Class of new flight attendants learning how to open and close the main cabin door.
Every time you board an airline you are greeted (at least should be) by a friendly flight attendant. You will also see them serving you drinks, snacks and, if you are lucky, a meal. However, their job is so much more important than the things you see on an average flight. I think each of us frequent fliers feels as though we have a good idea of what a flight attendant’s job duties are. However, I wanted to see what they are taught first hand.
Recently, given the opportunity to see AirTran flight attendants train, I flew down to their flight attendant training program in Atlanta, GA in order to hang out for two days and get to see some of the training each of their flight attendants receive. I was surprised how much I learned in the two days I was down there.
During my visit I was able to see and experience the two main aspects of a flight attendant’s job: taking care of the customers and safety. Luckily airline accidents are rare and most people don’t have to see a flight attendant’s safety training in action, but that training is extremely important.
Current flight attendants putting on full head gear to use while putting out a fire.
There were two classes that I kept bouncing back and forth between. One was a group of new hires (I shall call them “the newbies“) who were about two weeks into their four week training and the other group was current flight attendants (I shall call them “the pros“) who were training just for one day.
The newbies were mostly going through customer service and in-flight service training whereas the pros were practicing different safety procedures. Seeing both sides really let me know how important both aspects are to being a great flight attendant.
Hopefully most people will never have to witness a flight attendant’s safety training kick in, but it could help to save your life someday. During the time I was following the pros around I witnessed them practice putting out fires and providing first aid. They have to know which type of extinguisher to use on specific types of fires, how to make the extinguisher work, when to put on the full head gear and how to properly put out a fire. This stuff is much more complex than just pouring a cup of coffee.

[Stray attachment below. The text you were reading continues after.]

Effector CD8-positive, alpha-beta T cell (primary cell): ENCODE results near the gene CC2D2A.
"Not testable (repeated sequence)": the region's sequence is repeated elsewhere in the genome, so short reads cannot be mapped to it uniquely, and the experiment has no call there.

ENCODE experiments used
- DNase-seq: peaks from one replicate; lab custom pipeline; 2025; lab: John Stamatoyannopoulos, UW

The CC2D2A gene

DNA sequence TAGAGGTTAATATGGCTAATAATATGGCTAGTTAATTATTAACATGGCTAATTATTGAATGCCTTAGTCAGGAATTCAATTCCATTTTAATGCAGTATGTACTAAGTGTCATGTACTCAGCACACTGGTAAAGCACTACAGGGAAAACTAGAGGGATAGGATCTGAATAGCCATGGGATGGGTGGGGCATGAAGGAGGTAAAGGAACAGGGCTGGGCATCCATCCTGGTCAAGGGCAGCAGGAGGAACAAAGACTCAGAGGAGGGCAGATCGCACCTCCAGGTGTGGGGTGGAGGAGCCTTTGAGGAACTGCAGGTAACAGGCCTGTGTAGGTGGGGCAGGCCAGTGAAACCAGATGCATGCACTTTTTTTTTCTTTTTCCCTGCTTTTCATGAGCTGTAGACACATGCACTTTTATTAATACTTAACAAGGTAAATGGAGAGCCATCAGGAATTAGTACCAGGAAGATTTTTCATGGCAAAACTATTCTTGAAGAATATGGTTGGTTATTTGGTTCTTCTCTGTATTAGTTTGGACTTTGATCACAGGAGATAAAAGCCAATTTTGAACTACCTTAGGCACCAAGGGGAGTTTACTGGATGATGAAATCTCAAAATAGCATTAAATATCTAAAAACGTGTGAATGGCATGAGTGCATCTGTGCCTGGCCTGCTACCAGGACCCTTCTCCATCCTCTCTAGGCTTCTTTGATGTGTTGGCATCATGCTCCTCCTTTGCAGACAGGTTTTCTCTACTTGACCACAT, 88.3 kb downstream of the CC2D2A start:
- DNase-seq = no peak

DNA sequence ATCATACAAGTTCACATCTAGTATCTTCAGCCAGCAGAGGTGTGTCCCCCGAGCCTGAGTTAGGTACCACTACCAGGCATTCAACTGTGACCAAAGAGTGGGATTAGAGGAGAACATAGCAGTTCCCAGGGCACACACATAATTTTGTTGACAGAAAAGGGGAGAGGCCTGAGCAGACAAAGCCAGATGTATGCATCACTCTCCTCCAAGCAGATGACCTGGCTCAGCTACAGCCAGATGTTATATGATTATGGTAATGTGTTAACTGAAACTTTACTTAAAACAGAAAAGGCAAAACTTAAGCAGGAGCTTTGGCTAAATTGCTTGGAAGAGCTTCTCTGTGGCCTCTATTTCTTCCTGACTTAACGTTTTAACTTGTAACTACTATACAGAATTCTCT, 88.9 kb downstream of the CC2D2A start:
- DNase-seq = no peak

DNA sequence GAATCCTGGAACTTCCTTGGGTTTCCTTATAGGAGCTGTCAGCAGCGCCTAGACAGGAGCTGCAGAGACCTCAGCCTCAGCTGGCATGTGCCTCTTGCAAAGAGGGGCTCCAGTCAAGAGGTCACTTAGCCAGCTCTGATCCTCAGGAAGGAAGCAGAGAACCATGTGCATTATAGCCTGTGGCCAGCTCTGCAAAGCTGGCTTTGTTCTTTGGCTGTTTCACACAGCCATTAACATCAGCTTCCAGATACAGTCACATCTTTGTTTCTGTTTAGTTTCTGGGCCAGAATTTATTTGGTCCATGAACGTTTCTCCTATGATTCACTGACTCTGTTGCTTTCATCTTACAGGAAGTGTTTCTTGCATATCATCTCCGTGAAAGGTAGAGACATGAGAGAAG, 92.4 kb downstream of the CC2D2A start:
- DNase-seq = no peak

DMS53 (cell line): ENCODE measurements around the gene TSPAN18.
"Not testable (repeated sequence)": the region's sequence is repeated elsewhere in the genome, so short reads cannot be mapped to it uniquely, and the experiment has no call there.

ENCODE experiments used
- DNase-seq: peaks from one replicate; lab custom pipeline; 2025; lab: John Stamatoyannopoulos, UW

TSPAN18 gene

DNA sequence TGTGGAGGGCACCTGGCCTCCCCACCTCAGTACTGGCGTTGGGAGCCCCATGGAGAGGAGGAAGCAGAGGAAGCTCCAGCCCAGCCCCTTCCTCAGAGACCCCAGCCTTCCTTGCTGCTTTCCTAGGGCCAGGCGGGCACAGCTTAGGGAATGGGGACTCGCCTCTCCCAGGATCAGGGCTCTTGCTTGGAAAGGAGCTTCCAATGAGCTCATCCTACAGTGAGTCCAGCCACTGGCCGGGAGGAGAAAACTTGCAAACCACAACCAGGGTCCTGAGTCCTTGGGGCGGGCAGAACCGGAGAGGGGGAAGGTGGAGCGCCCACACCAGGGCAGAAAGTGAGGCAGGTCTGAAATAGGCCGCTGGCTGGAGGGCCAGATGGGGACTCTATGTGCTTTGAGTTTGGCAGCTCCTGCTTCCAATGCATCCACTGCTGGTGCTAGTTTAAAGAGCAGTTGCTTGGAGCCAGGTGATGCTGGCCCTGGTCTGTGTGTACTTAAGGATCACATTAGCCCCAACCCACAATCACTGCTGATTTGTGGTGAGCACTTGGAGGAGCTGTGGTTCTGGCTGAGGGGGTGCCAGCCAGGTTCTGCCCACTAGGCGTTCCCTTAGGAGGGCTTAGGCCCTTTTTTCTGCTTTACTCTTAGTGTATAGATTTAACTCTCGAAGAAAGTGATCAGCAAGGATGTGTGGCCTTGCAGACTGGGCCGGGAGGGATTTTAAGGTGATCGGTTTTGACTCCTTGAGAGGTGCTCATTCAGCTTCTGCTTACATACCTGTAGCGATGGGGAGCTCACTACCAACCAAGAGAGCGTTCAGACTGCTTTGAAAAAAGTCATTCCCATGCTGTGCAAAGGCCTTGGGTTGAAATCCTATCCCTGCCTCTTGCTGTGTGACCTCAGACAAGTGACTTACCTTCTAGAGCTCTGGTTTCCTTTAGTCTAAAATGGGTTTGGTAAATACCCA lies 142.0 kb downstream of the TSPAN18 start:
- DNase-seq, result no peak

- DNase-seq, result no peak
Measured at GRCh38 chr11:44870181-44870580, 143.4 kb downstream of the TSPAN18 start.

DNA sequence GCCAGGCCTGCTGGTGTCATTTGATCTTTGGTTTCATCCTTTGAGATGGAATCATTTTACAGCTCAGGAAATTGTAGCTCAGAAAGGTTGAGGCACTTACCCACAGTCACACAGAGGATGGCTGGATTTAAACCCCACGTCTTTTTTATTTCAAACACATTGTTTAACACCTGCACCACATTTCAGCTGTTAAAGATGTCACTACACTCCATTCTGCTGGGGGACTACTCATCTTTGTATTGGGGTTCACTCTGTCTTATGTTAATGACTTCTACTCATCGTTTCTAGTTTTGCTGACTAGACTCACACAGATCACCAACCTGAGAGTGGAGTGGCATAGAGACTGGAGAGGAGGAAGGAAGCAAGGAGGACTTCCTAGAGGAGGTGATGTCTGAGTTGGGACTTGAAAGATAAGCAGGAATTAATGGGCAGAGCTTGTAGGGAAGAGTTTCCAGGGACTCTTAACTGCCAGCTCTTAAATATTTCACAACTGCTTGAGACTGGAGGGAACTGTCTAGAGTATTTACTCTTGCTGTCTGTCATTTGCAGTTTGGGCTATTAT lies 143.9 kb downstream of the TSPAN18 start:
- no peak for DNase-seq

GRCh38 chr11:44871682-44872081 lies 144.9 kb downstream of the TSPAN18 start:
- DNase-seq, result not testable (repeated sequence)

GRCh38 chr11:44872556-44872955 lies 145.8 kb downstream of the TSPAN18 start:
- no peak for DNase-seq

Practicing how to use all the safety equipment and hoping they won't ever have to use it.
Most people responded with things like, “check the soap level,” or “make sure it is clean.” Although, yes that might be part of their job, no one really answered any safety related questions. Here are the five things they have to check:
1) Make sure the smoke detector is operating.
2) Check the trash lid to make sure it automatically closes. This is because passengers will try to smoke in the lavatories (big no-no) and put their cigarettes out in the trash, which can catch fire.
3) Make sure the fire suppressant system for the trash is full (a bit off topic: I heard a story that some passengers will hover over the toilet and blow smoke down the drain to avoid being detected).
4) Look to see that the “No Smoking” place cards are still there.
5) Make sure the ashtray is functioning. This might seem silly for why there is an ashtray, but in reality passengers will try to smoke on flights and if they do and the alarm goes off, they want them to properly dispose of the cigarette instead of putting it in the trash and possibly starting a fire.
Practicing to make your seat cushion your best friend.
The five items to check in the lavatory are just one example of the many things that flight attendants do, that passengers have no idea about.
Yes, they are going to make sure the bathroom is ready for you to use, but they also make sure it will be a safe flight.
Back in the day, flight attendants had to be nurses. In case something happened mid-flight, they could then assist the passengers. Even though being a nurse is no longer a requirement, they must still be trained in proper CPR procedures. In most cases there will be a trained nurse or doctor on a flight that will be able to assist a passenger in trouble, but if not, flight attendants are trained to keep a sick passenger alive until the flight can land.